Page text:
In the Collection of the Bainbridge Island Museum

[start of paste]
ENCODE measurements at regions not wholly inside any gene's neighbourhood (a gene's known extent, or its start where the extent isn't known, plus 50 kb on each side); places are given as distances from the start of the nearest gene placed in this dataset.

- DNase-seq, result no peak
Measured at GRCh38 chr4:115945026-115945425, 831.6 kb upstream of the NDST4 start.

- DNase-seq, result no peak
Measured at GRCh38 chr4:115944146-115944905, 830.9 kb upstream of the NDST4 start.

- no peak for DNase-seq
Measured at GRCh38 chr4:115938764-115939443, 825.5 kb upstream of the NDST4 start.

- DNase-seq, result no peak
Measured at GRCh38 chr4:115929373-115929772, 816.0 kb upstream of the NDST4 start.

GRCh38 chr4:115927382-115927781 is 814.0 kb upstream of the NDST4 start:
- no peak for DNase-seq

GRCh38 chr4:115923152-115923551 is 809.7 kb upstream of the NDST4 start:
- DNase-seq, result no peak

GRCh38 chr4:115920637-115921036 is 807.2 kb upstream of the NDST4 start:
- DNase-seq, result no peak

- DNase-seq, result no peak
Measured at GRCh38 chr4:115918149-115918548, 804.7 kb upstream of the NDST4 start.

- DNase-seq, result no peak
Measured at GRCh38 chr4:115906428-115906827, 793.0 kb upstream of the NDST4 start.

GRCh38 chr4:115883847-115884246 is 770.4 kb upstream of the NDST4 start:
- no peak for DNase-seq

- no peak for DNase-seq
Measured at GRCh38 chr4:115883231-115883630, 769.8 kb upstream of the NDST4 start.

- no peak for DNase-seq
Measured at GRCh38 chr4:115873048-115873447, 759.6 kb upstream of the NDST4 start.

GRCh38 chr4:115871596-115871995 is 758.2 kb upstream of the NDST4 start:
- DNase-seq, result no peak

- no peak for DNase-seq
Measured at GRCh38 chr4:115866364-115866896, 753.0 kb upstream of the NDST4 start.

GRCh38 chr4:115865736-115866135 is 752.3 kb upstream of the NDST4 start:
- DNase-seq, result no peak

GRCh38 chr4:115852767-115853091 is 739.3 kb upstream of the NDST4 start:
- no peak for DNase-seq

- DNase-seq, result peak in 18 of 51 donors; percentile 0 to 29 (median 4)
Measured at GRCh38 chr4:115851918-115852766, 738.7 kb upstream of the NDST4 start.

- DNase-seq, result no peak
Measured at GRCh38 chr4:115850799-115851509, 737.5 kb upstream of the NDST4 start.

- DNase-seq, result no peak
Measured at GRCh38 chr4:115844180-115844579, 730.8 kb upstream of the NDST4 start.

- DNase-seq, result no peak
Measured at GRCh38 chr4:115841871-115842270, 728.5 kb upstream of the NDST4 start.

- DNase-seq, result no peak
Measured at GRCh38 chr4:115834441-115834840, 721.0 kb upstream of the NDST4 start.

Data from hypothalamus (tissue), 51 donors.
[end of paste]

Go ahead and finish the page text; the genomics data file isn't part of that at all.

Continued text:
Of great concern to us is the breakdown of political discourse by stonewalling and obstructive tactics. We long for in depth respectful conversation about complex issues. While searching for visual archetypal symbols of cooperation, we discovered the handshake, a gesture of reciprocity. We paired our own text with John Bulwer's images from, The Natural Language of the Hand (1644), the first scientific study of hand gestures. We altered an 18th century handwritten contract to signify the social contract between governments and their people. As the contract begins, various shades of gray and black weave through a stable structure with cooperative hand gestures, a demonstration of the balance of expression necessary for a democracy. As the book progresses the weaving begins to fall apart, gestures and text become hostile. The contract ends as two opposing opinions dominate. We bound hands as book covers. We untie our hands each time we open the book and examine the issue.